"I too was pleased to see what the New Abby has written. Although I have to say that the original Abby was quite open to search and reunion. As I wrote on this topic on my blog, it was because of a letter she published from a first mother who found her son through Soundex, that I learned about that registry. I saved the letter until my son was 18, then
registered. He registered 8 years later and we were matched and immediately put in contact. I then wrote to thank Abby and tell her about my reunion. She published my letter and a very positive response.
So while yesterday I stuck Dear Abby in the same grab bag as her sister, Ann Landers and Dr. Laura Schlessinger as being against search and reunion for birth mothers and adoptees, I was wrong.* Mea culpa. To pick up from yesterday (with edits):
Along comes a hopeful sign in the voice of the New Abby, daughter of the first Abby, who actually writes under her real name: Jeanne Phillips, as her byline indicates. In yesterday's column she wrote:
"Why do I hope “Thankful Son” will one day be reunited with his birth mother? For two reasons: Many times, such a reunion brings both parent and child a sense of completion. It also provides an opportunity for the child to get a complete family medical history."Hooray! We are making progress!!! This was in response to the many letters she says she got from first mothers and adoptees who wrote after she published a letter signed Thankful Son, written by an adoptee, a man, some birth mother's son, thanking her for letting him be adopted.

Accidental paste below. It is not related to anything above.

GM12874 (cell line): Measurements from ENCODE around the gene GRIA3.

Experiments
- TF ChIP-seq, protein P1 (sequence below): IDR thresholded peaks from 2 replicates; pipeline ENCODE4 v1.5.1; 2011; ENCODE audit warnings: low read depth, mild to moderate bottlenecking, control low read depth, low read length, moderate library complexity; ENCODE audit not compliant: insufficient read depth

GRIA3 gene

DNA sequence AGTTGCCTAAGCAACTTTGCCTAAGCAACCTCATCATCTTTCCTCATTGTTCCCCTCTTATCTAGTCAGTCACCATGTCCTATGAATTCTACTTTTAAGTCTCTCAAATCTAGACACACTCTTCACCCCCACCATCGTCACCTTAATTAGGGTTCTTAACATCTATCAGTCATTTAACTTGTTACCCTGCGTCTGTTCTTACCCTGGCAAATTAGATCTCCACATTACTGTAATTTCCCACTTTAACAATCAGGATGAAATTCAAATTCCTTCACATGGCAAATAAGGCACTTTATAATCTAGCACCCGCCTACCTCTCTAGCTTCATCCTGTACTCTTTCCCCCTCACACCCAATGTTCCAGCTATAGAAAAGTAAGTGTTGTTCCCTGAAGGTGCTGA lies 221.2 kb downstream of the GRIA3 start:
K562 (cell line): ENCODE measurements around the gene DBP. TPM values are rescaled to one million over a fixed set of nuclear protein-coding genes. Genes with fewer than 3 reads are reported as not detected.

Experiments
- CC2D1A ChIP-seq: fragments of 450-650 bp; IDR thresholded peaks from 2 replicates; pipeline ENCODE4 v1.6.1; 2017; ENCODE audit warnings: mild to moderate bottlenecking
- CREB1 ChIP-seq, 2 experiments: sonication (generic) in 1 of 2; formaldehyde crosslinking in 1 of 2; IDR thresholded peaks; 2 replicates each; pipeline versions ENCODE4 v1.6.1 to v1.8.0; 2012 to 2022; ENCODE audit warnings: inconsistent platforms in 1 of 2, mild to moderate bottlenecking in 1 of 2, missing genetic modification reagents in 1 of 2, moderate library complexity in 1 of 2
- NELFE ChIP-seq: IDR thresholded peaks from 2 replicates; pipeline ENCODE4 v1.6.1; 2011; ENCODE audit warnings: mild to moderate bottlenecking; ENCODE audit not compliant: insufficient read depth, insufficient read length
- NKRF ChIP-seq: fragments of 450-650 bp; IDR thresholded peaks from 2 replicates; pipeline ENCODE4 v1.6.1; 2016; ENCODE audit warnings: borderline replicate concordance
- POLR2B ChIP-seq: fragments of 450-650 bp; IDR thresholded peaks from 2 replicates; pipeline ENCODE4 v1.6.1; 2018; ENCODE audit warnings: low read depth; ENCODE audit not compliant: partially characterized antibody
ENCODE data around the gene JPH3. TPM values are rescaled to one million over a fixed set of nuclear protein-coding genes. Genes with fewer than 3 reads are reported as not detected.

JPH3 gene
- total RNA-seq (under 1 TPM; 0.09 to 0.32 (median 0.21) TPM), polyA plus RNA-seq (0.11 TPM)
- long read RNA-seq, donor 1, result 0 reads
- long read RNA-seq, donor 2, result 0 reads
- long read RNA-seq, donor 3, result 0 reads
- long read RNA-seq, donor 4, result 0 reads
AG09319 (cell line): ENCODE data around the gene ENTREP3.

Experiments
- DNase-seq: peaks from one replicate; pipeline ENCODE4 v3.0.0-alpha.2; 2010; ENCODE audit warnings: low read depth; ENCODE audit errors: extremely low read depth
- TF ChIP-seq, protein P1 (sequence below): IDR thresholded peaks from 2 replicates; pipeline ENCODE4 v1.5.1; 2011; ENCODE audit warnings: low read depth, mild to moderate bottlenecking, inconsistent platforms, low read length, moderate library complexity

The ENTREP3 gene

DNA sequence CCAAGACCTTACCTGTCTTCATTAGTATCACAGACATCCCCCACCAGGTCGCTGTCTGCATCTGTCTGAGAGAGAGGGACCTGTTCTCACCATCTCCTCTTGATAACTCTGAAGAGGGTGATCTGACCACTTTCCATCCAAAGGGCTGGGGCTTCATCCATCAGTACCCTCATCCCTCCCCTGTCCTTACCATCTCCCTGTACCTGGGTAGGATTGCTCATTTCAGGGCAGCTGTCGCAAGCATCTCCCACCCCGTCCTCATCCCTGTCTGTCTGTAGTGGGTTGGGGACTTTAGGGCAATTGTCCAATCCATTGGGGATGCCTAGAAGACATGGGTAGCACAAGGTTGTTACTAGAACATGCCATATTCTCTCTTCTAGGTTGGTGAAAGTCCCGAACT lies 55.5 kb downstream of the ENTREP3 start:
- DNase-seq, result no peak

Well. Of course we can understand the impulse because if you are adopted you have got to consider that your mother might have aborted you--there's not way around that--and a sweet letter to your first mother thanking her for not doing that and getting you settled with good parents seems like a nice, loving gesture, and we will take it at face value, but yeah, we know, there is this nagging feeling that "being thanked" for giving up our child for adoption is bittersweet at best. In the back our minds is that nagging thought: You mean, Are you thanking me for NOT BEING ABLE TO RAISE YOU MYSELF...because you had so many more advantages with the middle-class couple who adopted you?
But his letter didn't actually get into that. He said he had been looking for his mother on line for years, that he was a successful professional, he called her is "biological mother" (no au courant PC language, which I love, actually, for its bluntness and truth) and when he addressed her he wrote: "Mama," which can bring tears to the weepy like myself.